Likely my favorite part of the canal tour was a spot along the canal with a bunch of steps that people were sitting on that had a few metal cat statues placed around. I’m not sure if she made this up, but our tour guide told us the cats were placed there to keep people company while they were waiting for whoever was supposed to be meeting them there, so they never felt alone. I’m choosing to believe she was telling the truth.

After the canal tour, we found a local and asked what her recommendations were for a “perfect” day trip in Malmö. She suggested we make our way over to the People’s Park and eat at the restaurant inside of it for a nice dinner. Another suggestion she made was to simply roam the streets and look at the architecture, so we started with that. We poked our head into a few shops, took some photos, grabbed some snacks from a produce stand to enjoy as we people watched in the city.

I made them pose for this, and I’m sure they’re all thrilled I’m sharing it with the world.

Next, after completely losing track of the suggestions our online “perfect” day trip made, we decided to grab some drinks at Moosehead bar in the middle of the city. They offered a huge variety of craft beers, and I went for a raspberry licorice sour.

After that, we grabbed a few more snacks and a little bit of coffee to get us through during our walk to the People’s Park, which was about forty minutes by foot away from where we started. It got a little bit chillier on our walk there, but the conversation flowed with whoever I was walking with at any given moment, and before I knew it, we’d arrived. I was super ready to get some food, so we decided we’d look at the art in the park after our meal. The restaurant had a variety of wood fired pizzas, but we all went for the same basic toppings of tomato, cheese and basil. Feeling full and content, we decided to look around at the colorful heart-themed artwork on display throughout the park. This specific display is only there until late September, but from what I can tell, they have different instillations for every season.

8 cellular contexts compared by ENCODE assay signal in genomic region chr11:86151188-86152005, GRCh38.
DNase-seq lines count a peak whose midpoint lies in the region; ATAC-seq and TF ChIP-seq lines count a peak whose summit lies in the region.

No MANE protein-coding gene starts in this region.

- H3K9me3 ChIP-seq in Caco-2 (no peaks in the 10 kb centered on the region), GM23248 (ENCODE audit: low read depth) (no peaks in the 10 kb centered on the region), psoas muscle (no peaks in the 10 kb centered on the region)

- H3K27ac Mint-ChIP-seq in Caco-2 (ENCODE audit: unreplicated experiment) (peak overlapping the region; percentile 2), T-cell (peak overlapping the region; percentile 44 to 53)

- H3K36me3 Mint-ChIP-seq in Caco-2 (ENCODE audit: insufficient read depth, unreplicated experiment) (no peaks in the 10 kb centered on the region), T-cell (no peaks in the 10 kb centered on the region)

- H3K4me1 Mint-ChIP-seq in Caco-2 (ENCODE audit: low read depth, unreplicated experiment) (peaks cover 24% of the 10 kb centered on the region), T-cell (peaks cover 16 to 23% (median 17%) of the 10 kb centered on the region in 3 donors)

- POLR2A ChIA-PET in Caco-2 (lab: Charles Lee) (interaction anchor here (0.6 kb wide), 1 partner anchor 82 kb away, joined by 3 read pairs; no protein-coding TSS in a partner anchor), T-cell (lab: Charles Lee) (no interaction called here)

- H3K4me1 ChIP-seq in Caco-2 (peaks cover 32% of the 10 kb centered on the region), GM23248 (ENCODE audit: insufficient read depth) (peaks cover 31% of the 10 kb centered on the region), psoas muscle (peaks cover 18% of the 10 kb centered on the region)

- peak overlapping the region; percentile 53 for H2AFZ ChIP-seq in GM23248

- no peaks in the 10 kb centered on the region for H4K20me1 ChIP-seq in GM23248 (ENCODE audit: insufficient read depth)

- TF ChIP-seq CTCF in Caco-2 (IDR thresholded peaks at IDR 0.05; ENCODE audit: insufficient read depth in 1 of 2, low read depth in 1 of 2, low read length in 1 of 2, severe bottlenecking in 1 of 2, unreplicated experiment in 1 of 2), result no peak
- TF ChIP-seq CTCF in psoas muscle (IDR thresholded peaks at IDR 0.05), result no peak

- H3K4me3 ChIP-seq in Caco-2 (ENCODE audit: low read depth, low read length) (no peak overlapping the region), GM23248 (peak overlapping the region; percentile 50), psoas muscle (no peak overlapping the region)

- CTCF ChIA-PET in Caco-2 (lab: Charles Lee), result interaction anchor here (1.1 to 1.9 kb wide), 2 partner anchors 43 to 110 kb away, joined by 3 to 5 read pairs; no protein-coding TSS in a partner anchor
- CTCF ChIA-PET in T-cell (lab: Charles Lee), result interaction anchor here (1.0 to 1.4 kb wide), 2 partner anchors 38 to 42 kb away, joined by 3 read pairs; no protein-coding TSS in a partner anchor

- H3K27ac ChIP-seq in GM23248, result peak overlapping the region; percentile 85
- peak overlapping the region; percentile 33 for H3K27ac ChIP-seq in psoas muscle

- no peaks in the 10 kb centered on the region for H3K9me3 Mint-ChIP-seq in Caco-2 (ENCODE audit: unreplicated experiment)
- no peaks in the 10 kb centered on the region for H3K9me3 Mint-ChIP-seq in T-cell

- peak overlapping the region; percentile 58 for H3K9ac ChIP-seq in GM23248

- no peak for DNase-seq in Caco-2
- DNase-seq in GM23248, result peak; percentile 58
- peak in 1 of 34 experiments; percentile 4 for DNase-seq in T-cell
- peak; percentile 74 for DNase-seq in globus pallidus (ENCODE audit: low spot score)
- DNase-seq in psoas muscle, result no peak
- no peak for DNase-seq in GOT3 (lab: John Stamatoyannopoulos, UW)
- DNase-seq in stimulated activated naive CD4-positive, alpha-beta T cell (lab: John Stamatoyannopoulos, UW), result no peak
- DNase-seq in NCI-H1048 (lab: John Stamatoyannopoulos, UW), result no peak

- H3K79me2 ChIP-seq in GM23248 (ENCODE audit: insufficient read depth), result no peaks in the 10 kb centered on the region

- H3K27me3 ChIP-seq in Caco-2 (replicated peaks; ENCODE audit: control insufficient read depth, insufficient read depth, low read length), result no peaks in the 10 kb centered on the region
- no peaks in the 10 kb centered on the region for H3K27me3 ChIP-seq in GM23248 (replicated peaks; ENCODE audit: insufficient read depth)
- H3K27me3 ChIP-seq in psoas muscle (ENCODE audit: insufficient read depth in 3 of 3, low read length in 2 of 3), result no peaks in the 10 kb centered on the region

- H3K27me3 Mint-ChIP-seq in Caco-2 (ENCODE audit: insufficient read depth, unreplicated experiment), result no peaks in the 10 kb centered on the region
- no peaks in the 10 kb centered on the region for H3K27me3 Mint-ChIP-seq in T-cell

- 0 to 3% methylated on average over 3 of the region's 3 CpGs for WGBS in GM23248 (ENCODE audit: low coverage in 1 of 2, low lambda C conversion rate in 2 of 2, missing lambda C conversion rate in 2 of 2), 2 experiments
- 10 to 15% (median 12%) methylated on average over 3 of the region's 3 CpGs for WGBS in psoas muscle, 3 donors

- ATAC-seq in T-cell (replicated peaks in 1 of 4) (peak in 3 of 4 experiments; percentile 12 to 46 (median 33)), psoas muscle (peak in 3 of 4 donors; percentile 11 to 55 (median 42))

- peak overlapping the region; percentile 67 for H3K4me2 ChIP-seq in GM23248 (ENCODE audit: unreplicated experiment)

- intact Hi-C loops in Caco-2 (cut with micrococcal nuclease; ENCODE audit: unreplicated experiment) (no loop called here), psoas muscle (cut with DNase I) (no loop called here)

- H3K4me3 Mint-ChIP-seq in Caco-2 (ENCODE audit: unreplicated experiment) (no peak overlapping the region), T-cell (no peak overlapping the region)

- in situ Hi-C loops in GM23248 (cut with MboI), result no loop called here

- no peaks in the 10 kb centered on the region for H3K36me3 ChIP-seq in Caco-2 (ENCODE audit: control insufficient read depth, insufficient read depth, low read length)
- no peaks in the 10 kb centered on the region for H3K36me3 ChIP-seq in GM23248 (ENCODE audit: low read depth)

By this time, we were all pretty exhausted. I checked my watch to see we’d already walked almost ten miles, and we hadn’t even made it back across town to the train station yet! The sun was setting as we made our way back, and we all agreed the upcoming night of sleep was going to be a good one.

The sun setting as a couple paddle-boated down the canal. One thing we saw in Malmö that we also have in Copenhagen is the rentable Go-Boats! You can get a group of up to eight people together to rent one of these boats and guide yourself around the canals.

While we didn’t do anything super groundbreaking on our short trip to Malmö, we all agreed it was a great way to spend time together while feeling like we travelled. I became closer to some people, while watching others become friends with people they hadn’t met before that day. While I feel like our day in Malmö was perfect, I definitely recommend checking it out yourself and crafting your own perfect guide.

Published by hawkelki

Hi! My name is Ellie Hawkins, and I’m currently a senior at Bradley University in Peoria, Illinois. I’m studying abroad at DIS Copenhagen for the Fall 2021 semester and am so excited for all I will get to experience.